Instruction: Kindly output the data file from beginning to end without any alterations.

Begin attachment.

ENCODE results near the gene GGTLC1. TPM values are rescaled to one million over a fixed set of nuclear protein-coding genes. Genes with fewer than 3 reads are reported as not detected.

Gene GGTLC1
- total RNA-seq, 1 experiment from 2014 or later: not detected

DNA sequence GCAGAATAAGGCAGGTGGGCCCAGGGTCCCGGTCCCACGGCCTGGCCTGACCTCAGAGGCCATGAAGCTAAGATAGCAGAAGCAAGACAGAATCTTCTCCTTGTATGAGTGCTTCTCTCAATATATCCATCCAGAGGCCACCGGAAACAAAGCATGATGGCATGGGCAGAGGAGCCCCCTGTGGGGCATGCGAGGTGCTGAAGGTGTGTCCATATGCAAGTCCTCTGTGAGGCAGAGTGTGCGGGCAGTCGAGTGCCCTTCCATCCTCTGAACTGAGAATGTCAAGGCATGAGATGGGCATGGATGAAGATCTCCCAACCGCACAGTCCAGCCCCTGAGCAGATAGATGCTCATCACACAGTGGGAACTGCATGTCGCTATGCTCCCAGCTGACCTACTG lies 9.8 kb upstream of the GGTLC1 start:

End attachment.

ENCODE results near the gene GGTLC1. TPM values are rescaled to one million over a fixed set of nuclear protein-coding genes. Genes with fewer than 3 reads are reported as not detected.

Gene GGTLC1
- total RNA-seq, 1 experiment from 2014 or later: not detected

DNA sequence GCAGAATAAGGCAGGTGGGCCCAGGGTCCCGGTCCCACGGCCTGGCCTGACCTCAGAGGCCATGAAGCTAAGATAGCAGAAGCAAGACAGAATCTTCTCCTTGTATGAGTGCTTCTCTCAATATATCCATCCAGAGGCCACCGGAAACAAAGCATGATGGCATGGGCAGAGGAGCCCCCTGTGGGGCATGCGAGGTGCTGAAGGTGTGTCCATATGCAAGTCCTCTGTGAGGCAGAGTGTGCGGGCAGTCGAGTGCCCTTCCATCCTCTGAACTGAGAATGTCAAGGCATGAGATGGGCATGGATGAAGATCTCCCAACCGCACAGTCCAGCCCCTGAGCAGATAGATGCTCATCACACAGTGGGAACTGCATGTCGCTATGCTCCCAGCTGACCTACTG lies 9.8 kb upstream of the GGTLC1 start: